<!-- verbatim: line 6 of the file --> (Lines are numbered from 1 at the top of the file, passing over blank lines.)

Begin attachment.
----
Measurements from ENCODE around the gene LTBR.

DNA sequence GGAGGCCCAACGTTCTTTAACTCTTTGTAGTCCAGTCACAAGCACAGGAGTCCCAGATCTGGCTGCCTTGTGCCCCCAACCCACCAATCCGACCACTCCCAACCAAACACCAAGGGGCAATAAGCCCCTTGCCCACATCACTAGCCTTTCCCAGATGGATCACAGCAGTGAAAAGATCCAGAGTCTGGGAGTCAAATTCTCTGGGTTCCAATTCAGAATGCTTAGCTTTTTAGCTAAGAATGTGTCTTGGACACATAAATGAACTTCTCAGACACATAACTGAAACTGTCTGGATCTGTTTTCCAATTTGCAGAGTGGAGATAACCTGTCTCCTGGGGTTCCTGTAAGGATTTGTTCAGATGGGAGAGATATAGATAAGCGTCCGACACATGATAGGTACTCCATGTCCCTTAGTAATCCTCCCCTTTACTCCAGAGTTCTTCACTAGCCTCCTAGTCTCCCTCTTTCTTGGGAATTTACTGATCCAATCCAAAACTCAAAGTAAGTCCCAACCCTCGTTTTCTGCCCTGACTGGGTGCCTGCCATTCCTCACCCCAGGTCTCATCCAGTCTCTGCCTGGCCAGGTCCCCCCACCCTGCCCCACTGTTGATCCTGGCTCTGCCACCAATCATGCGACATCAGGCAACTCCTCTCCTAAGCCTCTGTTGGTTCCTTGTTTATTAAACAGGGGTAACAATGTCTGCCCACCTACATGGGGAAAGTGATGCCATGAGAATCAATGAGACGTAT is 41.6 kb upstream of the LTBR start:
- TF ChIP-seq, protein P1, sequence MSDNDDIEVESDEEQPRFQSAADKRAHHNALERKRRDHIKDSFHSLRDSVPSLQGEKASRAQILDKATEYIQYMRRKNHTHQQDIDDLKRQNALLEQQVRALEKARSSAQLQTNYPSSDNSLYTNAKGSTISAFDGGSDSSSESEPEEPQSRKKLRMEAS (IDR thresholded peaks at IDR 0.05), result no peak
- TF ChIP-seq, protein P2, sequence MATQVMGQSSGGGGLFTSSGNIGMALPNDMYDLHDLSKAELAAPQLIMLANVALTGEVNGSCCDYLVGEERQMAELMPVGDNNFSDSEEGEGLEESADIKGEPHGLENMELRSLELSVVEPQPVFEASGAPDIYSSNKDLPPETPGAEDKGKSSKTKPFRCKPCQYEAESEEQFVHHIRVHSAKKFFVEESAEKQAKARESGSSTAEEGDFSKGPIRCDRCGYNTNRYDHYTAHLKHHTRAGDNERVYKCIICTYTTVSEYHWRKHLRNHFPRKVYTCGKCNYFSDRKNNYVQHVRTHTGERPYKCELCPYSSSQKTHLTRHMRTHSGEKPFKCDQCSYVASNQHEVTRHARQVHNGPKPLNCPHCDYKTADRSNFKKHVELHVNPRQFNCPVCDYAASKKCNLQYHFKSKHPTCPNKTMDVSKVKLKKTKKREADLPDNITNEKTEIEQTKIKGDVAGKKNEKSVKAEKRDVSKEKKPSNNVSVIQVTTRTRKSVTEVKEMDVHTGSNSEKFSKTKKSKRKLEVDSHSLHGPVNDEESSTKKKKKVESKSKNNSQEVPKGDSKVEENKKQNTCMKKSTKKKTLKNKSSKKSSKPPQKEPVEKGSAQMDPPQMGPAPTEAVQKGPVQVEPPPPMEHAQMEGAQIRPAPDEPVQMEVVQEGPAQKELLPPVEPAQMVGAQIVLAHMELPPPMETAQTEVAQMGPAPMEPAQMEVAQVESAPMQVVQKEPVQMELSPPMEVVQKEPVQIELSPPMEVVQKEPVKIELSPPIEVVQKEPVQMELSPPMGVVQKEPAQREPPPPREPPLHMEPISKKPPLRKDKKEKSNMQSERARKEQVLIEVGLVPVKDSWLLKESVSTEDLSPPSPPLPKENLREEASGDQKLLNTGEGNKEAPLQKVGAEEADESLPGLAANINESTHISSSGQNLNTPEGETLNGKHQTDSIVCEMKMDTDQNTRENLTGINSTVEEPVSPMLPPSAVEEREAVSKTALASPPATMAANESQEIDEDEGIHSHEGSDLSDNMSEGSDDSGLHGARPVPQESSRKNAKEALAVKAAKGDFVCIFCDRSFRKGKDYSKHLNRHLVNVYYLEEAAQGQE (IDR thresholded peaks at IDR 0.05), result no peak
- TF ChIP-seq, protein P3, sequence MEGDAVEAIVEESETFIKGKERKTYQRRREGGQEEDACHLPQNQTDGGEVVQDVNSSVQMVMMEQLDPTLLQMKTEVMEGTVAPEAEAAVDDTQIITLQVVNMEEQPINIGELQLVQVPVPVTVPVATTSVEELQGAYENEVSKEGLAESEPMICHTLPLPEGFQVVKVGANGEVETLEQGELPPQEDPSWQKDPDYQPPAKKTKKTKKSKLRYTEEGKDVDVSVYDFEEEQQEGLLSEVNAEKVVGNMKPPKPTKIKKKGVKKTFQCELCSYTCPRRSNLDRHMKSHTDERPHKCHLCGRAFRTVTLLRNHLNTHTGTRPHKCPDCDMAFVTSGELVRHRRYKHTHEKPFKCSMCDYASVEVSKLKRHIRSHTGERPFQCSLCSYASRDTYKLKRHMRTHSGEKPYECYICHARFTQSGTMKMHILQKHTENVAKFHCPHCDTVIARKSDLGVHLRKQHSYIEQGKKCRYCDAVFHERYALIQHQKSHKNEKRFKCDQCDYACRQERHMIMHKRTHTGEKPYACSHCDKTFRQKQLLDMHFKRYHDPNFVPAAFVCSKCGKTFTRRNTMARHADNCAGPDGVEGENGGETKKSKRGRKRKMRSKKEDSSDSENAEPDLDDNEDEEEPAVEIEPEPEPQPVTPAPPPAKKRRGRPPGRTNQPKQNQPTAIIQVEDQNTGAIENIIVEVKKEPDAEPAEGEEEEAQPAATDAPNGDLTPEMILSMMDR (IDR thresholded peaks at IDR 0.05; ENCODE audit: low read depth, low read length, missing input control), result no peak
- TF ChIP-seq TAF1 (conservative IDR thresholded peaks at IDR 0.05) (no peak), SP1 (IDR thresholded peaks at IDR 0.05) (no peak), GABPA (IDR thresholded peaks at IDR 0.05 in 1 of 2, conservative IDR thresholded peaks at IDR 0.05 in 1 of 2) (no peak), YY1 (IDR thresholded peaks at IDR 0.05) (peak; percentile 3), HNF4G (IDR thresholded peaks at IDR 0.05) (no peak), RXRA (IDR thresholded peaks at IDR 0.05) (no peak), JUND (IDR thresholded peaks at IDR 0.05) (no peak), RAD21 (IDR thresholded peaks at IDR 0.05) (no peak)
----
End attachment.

- TF ChIP-seq TAF1 (conservative IDR thresholded peaks at IDR 0.05) (no peak), SP1 (IDR thresholded peaks at IDR 0.05) (no peak), GABPA (IDR thresholded peaks at IDR 0.05 in 1 of 2, conservative IDR thresholded peaks at IDR 0.05 in 1 of 2) (no peak), YY1 (IDR thresholded peaks at IDR 0.05) (peak; percentile 3), HNF4G (IDR thresholded peaks at IDR 0.05) (no peak), RXRA (IDR thresholded peaks at IDR 0.05) (no peak), JUND (IDR thresholded peaks at IDR 0.05) (no peak), RAD21 (IDR thresholded peaks at IDR 0.05) (no peak)